Monday, 12 December 2011

Lake Titicaca, La Paz & Che Guevara

We left Machi Pichu and returned to Cuzco from where we caught a bus to Puno on the shores of Lake Titicaca, where we stayed over night and then embarked on a boat trip across the lake to La Paz in Bolivia, which did not look to swish. Bleak, barren and windy, built in a wide hollow valley it seemed devoid of vegetation.As such it did not appeal and we intended to move on the following day which was  October 10 1967.

This was the outer rim of La Paz in 1967, foreboding, however got better as you entered the city lower down, where the central area of the city is tree lined and the  Spanish Colonial  Architecture of the public buildings create plazas and boulevards .

That night we booked into a hotel  and after we had eaten and gone to bed, we were woken up to gun fire and explosions that sounded close by, which re-occurred through the night and the constant blaring of  sirens, so little sleep was had. The following day we were informed that Che Guevara had been executed and there was considerable unrest throughout Bolivia with the indigenous people, who were coming in from everywhere in the truckloads throughout the city and martial law was declared, which meant no one could move around after sun down or they would be shot!!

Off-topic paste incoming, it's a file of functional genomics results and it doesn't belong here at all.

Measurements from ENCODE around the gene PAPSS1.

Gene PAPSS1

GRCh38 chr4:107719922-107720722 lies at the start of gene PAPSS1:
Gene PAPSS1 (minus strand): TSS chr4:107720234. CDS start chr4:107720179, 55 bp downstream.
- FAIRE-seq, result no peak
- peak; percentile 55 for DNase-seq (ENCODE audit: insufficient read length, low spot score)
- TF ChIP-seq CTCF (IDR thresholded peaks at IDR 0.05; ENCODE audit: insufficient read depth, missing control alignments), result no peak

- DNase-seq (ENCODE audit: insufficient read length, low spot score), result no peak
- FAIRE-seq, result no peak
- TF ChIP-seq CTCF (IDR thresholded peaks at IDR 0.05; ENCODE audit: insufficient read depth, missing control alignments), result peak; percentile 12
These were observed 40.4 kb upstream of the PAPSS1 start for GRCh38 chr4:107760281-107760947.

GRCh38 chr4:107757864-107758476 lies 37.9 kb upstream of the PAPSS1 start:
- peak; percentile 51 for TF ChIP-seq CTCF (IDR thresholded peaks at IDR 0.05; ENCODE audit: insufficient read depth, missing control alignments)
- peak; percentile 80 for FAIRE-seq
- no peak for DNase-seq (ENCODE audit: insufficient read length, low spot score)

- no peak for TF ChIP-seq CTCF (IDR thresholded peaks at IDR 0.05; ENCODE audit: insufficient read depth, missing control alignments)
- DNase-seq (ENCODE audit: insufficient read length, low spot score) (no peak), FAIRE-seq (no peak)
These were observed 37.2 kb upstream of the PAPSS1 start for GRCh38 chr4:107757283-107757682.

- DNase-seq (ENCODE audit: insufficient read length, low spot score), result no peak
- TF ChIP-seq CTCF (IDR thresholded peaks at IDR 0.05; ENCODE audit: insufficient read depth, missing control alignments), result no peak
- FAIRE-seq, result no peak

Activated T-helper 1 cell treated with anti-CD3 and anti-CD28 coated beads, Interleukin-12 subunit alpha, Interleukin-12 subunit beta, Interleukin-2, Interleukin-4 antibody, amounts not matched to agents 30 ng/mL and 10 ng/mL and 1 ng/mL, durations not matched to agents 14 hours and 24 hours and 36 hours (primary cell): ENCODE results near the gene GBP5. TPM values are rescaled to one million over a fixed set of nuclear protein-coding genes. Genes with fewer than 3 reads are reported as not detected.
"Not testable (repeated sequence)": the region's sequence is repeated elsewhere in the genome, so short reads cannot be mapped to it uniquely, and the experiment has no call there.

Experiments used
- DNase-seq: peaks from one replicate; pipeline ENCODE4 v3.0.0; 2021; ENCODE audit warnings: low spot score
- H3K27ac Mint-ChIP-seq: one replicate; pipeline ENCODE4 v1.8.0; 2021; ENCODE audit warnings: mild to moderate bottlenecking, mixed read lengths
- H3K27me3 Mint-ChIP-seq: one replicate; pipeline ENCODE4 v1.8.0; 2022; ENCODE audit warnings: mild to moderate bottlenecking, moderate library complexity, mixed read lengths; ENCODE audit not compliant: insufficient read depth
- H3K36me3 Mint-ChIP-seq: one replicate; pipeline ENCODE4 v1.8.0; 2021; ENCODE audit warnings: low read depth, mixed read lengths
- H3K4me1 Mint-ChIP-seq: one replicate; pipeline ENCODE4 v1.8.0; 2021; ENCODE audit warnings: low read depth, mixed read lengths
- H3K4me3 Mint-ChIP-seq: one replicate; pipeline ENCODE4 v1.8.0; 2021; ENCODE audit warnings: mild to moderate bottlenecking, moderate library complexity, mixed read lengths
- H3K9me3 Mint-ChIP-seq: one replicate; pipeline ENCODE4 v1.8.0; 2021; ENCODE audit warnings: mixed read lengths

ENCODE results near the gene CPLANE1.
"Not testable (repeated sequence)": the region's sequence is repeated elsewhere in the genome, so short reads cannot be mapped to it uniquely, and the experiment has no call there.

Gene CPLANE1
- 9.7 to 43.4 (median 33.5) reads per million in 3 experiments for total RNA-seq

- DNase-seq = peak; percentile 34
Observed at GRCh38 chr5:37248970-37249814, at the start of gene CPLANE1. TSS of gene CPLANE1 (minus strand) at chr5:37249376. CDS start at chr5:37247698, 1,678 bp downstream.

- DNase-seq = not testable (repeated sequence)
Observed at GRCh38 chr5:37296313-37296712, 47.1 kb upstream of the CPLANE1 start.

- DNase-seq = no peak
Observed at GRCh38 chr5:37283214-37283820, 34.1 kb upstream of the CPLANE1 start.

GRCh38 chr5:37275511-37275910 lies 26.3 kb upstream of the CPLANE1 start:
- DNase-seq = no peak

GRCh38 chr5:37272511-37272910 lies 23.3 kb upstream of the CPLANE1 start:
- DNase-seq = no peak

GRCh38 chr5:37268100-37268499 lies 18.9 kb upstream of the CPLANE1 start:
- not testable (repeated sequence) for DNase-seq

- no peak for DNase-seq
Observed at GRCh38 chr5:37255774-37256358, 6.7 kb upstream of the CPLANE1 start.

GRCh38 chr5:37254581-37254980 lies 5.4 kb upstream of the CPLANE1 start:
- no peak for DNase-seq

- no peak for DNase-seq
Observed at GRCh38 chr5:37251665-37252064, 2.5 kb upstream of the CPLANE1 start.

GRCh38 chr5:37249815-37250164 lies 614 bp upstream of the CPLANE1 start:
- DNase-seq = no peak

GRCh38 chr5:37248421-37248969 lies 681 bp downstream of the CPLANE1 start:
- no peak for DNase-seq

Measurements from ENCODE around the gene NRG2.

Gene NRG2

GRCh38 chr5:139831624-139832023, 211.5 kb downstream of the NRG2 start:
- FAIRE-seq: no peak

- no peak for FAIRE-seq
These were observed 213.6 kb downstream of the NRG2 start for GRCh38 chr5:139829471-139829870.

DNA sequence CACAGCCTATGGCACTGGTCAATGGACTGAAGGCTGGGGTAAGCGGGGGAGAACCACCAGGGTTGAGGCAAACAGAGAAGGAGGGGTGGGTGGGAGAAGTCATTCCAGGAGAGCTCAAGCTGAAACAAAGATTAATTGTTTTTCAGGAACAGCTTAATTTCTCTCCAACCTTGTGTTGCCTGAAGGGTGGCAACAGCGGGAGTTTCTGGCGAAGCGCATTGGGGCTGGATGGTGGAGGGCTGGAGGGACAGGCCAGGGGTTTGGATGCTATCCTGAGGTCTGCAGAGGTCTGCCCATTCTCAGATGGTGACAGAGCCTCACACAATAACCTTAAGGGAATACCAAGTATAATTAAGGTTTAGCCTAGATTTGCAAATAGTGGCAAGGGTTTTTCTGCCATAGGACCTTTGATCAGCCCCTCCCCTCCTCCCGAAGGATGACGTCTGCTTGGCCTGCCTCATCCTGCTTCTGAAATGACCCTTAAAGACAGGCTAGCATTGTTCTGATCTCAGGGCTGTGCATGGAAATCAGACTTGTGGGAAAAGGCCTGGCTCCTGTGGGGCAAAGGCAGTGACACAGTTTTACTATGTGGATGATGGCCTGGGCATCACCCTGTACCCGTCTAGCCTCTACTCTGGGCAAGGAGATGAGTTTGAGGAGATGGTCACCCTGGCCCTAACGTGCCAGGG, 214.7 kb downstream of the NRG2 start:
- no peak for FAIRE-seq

We moved into a safe house supplied by the American Embassy as Lyn was American and I had a diplomatic visa for Bolivia which I had secured whilst working in San Francisco.

The Bolivian Army executed Che in a small indigenous town several hundred miles south west of La Paz called La Higuera. He was either cremated or buried no one seemed to know, they had his hands amputated and preserved in formaldehyde and latter taken to Buenos Aires for official identification.

Che Guevara in his baggy greens. I was aware  of him from when I lived in the Bahamas as there were legendary  stories of what Havana was like before the Cuban Revolution in 1959, when he and Fidel Castro ousted Batista the president. The Batista's ran Cuba and with the the American Mafia they also controlled the gambling, drugs and prostitution in Havana.

After four days, martial law was lifted and all seemed to return to normal and we caught a train to Antofagasta in Northern Chile for the long haul through the Antofagasta Desert, the most barren desert on earth.

There were interesting narrow lanes and streets that branched off from the central area and the buildings had a similarity with covered  arched walkways, colonnades  and porticoes. 

As the elevation was sometimes around 12,000 feet even though summer it would be extremely cold so I bought a "Ruana" in the markets of La Paz, it was made from Vicuna which are a smaller Alpaca, the wool was a lot finer than Alpaca,  a cross between silk and cashmere, hence very light and yet very warm.

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